I think the pandemic obviously forced upon us a pivot in our model of moving from what was happening in person to virtual. And what was amazing to us was that engagement actually went up. So we had more people participating in all of the services that we were that we were providing, as we were doing it through our virtual format versus in person format. edits, not too surprising, given you know, you’re the beginning of a pandemic, when there’s truly no playbook for how to be a leader. This is the time that Chief has actually made for to be able to, you know, tap into the other women that are a part of this network and figure out how people are handling this as leaders within their companies, but also at home, because now you were homeschooling, how are people handling this and navigating all of that. So it was amazing to see that, even with this new format. And in this new format, it was actually expanding the value that we were able to give to people and the amount that people were able to engage in it on a monthly basis, versus just every few times that they actually came into the physical space. So I think it unlocked a lot for us, I would say that, we still have clubhouses, we have one in New York, we have one in Chicago, we have one in LA, and they’re still a great part of the experience, I kind of view them as kind of the cherry on top of you have just this amazing, robust experience that you can tap into anywhere. But you can also, you know, go grab a drink at one of the club houses, if you’re in town, or if it’s in your city. And it’s not the main crux of what we do. But it’s a really nice extra benefit to be able to have access to and to have access to all of them.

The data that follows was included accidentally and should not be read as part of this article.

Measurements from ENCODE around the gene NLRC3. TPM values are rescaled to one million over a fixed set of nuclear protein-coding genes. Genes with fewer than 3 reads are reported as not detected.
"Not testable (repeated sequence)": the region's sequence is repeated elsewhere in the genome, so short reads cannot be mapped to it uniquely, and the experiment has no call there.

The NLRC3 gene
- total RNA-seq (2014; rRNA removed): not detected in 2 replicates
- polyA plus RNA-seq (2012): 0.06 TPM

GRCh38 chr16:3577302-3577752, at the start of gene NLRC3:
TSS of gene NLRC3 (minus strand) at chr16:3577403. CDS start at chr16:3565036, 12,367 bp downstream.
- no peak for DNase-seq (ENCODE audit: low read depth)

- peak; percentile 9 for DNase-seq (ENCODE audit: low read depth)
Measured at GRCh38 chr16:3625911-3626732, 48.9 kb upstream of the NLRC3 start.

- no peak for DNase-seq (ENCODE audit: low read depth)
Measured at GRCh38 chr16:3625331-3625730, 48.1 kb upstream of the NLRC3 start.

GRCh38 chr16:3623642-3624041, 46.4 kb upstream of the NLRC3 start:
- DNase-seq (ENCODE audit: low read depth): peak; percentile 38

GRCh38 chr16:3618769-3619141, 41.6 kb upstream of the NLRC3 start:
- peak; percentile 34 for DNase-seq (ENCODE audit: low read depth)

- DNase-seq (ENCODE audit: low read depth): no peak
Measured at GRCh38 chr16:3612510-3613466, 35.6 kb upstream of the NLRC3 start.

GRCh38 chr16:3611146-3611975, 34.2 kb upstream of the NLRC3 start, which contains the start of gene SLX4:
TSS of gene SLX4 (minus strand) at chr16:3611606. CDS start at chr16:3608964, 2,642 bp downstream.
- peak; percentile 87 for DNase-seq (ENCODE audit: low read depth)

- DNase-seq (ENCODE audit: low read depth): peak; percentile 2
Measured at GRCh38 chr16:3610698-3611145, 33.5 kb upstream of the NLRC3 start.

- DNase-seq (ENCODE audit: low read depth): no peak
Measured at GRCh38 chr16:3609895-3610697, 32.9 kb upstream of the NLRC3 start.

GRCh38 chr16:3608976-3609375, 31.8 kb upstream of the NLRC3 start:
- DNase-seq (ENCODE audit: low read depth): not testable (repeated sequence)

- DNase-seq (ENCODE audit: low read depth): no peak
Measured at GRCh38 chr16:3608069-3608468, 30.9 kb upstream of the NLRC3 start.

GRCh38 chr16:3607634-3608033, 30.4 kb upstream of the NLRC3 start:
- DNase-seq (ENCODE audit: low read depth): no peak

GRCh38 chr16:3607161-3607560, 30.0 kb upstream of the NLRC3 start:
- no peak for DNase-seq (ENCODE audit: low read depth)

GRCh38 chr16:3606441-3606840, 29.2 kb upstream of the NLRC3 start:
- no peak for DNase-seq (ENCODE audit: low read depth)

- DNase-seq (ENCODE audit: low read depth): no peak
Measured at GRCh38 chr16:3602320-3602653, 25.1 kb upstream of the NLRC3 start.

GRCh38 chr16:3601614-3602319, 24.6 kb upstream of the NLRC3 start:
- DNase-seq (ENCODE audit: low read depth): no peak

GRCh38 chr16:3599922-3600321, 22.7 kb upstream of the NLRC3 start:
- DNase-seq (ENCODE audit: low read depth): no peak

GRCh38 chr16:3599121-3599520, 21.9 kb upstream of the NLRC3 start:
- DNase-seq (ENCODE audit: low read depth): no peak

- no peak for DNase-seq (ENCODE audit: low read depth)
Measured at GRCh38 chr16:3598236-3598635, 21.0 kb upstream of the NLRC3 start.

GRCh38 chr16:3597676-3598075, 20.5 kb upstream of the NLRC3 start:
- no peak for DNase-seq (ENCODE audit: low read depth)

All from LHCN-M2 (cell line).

Kara Goldin 18:35